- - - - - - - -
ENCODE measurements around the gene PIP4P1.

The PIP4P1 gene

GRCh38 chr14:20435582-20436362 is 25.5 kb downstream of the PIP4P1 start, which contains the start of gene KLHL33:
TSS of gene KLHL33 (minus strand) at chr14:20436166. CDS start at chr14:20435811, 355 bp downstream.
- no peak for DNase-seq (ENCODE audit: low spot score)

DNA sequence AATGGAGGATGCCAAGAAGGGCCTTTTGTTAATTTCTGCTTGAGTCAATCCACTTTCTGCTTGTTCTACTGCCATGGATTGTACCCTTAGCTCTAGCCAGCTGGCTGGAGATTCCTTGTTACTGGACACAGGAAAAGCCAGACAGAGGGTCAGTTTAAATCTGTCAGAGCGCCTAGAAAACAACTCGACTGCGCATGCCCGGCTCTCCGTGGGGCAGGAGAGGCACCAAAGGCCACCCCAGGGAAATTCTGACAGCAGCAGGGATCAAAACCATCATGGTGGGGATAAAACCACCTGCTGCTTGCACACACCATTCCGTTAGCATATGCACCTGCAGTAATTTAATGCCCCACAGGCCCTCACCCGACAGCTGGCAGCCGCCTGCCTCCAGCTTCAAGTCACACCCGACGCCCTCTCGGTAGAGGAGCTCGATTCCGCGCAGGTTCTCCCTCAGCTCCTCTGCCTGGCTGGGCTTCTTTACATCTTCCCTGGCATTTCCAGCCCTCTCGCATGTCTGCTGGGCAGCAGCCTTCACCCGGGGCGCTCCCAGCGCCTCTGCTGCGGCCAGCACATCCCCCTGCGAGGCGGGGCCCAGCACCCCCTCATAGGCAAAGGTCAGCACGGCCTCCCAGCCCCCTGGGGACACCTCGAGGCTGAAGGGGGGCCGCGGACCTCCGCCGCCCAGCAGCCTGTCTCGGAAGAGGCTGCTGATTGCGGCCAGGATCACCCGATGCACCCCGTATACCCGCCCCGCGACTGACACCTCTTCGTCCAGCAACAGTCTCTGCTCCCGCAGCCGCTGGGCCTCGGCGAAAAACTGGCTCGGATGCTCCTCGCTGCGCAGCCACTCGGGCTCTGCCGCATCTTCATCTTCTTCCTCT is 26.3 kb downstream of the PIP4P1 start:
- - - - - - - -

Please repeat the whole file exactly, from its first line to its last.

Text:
ENCODE measurements around the gene PIP4P1.

The PIP4P1 gene

GRCh38 chr14:20435582-20436362 is 25.5 kb downstream of the PIP4P1 start, which contains the start of gene KLHL33:
TSS of gene KLHL33 (minus strand) at chr14:20436166. CDS start at chr14:20435811, 355 bp downstream.
- no peak for DNase-seq (ENCODE audit: low spot score)

DNA sequence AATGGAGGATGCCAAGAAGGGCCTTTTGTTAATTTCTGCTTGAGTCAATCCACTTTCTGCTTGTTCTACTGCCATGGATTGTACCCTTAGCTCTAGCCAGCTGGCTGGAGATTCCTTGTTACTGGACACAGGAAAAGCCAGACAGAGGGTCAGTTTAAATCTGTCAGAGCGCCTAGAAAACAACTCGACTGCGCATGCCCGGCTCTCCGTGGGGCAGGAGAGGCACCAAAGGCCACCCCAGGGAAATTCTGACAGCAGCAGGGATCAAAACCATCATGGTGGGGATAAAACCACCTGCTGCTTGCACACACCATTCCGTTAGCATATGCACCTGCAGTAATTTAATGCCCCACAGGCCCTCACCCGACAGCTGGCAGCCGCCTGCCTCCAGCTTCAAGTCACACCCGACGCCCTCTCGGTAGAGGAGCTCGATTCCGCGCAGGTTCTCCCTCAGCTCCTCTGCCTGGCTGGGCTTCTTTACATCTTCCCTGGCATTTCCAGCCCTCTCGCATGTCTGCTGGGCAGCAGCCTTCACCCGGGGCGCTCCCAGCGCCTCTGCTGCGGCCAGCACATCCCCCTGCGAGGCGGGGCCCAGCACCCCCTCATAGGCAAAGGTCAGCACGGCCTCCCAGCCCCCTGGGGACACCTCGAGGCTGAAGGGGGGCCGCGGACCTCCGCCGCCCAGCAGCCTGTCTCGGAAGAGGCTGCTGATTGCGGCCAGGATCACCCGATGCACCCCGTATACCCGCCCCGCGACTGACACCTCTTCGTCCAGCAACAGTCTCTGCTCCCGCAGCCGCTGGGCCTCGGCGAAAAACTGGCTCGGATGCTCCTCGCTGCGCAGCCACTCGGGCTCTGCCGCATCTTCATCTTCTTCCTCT is 26.3 kb downstream of the PIP4P1 start: